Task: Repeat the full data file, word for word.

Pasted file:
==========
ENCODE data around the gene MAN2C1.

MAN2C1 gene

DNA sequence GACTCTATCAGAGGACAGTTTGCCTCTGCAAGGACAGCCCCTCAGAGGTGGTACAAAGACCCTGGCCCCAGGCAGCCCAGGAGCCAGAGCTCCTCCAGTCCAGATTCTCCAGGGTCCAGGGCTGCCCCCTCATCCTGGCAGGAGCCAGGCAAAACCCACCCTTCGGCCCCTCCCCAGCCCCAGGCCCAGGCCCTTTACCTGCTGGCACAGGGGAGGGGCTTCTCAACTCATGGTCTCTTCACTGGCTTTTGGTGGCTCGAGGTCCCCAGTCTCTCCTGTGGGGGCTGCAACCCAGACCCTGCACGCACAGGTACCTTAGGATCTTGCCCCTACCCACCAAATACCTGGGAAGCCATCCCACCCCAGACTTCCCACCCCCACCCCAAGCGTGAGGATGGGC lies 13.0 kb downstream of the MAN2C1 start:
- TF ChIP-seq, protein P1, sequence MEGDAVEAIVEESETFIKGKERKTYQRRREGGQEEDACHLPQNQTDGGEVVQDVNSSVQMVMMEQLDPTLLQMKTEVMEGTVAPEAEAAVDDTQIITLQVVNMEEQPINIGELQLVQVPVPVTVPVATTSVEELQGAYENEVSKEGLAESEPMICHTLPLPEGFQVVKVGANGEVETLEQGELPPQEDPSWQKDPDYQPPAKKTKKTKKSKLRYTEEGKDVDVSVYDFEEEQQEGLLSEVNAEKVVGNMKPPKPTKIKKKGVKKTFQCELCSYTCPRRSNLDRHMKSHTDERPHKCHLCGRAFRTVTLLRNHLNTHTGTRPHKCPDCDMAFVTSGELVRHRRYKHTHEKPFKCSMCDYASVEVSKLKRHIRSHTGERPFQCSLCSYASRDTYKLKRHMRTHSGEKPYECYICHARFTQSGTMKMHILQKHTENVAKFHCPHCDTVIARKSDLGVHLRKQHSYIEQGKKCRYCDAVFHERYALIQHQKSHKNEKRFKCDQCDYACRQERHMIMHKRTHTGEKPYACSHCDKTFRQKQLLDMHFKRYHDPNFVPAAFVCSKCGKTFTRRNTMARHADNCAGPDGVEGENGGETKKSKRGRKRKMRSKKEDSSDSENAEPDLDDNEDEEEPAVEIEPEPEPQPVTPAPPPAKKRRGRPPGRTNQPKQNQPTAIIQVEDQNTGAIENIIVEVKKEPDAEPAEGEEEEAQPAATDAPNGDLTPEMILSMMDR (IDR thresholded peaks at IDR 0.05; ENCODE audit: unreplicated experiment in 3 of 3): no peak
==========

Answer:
ENCODE data around the gene MAN2C1.

MAN2C1 gene

DNA sequence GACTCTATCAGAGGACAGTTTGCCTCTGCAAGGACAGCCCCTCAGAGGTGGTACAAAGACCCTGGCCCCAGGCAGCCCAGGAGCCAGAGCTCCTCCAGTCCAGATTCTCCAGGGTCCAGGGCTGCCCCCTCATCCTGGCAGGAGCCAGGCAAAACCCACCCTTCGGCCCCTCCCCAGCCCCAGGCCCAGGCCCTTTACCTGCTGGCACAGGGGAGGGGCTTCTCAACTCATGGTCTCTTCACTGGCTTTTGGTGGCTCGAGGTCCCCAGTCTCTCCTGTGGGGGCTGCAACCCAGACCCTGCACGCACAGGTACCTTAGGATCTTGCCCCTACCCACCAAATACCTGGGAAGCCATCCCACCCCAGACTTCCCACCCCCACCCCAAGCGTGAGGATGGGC lies 13.0 kb downstream of the MAN2C1 start:
- TF ChIP-seq, protein P1, sequence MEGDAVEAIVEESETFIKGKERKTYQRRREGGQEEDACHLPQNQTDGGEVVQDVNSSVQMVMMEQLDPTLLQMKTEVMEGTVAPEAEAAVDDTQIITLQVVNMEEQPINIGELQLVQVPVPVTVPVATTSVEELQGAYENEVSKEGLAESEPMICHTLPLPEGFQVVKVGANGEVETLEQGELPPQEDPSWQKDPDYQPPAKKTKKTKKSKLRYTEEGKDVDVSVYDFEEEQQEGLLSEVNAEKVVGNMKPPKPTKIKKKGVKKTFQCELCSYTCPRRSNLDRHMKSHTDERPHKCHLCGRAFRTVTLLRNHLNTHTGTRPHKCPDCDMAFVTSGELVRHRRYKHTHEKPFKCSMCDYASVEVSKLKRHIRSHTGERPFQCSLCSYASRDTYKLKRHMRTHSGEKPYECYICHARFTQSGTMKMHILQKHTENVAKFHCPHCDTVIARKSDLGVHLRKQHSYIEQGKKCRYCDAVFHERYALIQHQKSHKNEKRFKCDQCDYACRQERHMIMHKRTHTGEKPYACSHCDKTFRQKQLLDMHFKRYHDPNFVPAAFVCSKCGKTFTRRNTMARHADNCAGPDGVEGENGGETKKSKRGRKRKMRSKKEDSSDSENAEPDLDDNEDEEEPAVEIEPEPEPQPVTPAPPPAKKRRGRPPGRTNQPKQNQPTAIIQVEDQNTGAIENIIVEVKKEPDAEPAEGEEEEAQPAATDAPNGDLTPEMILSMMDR (IDR thresholded peaks at IDR 0.05; ENCODE audit: unreplicated experiment in 3 of 3): no peak